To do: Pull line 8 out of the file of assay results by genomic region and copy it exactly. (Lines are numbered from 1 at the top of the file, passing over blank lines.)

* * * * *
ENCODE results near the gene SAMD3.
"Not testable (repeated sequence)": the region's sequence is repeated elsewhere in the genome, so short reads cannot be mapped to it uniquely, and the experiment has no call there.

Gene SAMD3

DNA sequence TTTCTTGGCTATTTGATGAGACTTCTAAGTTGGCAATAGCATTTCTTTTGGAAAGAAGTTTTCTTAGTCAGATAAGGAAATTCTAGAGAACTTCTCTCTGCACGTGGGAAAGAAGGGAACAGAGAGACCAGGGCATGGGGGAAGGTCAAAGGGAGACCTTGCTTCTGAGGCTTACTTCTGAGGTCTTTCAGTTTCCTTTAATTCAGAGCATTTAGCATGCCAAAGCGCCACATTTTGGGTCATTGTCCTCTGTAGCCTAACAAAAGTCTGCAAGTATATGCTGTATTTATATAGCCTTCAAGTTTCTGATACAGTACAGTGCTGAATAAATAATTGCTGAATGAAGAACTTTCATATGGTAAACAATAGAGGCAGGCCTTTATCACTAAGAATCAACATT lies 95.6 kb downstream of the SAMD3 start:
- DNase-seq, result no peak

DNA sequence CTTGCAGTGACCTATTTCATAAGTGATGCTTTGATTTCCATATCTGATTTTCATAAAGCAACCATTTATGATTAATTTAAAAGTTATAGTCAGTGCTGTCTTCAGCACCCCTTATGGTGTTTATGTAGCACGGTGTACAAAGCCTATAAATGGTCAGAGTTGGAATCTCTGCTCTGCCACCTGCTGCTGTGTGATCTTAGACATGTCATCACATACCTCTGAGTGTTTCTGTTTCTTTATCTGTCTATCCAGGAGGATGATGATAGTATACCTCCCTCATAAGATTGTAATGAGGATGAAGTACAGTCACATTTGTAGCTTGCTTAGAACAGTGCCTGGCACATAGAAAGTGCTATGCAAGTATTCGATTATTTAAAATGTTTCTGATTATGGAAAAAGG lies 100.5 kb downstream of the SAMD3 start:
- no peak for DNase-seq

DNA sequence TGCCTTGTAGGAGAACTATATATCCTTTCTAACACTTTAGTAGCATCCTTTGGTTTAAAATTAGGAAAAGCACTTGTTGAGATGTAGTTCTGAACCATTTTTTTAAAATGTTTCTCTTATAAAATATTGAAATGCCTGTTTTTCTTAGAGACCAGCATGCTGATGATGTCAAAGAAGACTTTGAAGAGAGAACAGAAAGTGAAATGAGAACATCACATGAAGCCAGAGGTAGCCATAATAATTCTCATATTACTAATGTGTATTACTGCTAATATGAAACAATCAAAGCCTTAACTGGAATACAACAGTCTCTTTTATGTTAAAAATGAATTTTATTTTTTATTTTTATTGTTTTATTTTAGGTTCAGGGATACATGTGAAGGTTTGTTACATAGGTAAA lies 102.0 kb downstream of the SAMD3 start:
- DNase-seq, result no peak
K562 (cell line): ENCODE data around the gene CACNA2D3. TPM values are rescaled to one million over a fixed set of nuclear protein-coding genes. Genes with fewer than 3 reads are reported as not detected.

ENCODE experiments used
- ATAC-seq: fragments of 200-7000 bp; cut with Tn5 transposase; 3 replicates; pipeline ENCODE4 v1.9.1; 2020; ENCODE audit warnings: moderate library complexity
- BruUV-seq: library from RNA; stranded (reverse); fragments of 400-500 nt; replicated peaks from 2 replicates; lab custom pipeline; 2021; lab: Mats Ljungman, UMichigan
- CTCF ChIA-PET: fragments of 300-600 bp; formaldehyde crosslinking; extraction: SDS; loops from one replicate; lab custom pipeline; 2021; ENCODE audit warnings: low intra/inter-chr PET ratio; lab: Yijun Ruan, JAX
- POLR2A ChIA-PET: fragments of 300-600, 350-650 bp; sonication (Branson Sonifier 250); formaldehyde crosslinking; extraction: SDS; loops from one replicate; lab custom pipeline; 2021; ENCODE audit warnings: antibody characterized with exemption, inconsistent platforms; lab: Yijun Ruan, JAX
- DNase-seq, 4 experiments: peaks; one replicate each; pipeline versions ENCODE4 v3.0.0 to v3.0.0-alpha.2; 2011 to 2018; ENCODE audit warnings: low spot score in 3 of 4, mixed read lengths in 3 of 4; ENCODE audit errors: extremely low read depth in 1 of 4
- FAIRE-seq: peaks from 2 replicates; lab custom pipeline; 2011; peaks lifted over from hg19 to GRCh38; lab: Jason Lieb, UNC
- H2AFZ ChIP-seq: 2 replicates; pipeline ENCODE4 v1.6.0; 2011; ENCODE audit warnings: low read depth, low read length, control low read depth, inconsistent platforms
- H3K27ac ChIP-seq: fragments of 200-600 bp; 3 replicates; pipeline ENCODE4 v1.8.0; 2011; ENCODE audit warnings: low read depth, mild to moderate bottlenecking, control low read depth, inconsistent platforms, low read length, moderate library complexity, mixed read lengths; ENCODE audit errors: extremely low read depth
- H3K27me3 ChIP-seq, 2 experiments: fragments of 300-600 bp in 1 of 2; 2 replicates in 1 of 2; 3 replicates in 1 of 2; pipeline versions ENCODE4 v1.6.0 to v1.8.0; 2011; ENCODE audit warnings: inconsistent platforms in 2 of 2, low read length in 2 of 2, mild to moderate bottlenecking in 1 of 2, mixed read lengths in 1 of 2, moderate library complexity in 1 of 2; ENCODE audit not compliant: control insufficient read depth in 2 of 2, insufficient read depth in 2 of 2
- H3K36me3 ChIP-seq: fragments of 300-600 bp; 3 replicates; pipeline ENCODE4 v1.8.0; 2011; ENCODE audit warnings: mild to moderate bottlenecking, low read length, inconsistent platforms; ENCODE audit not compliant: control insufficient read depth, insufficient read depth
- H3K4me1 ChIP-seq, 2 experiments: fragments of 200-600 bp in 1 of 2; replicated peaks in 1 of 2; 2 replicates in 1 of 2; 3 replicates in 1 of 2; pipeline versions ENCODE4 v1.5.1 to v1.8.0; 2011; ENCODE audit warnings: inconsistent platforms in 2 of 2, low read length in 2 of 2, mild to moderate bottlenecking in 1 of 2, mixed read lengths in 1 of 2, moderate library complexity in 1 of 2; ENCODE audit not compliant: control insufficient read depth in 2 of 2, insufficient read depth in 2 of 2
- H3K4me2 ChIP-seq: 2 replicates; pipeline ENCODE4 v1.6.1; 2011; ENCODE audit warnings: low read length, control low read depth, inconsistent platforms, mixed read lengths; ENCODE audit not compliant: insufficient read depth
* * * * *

DNA sequence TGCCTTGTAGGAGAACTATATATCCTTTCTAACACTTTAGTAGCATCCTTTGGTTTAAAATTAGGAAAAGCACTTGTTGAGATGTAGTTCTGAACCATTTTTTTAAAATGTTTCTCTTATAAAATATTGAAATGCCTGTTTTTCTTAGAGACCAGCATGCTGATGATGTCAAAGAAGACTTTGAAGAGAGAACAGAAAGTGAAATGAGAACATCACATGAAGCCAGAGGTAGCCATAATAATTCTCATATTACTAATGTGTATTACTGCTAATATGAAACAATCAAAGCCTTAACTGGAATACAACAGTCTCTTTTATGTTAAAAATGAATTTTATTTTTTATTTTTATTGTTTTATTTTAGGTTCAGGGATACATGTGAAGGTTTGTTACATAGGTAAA lies 102.0 kb downstream of the SAMD3 start: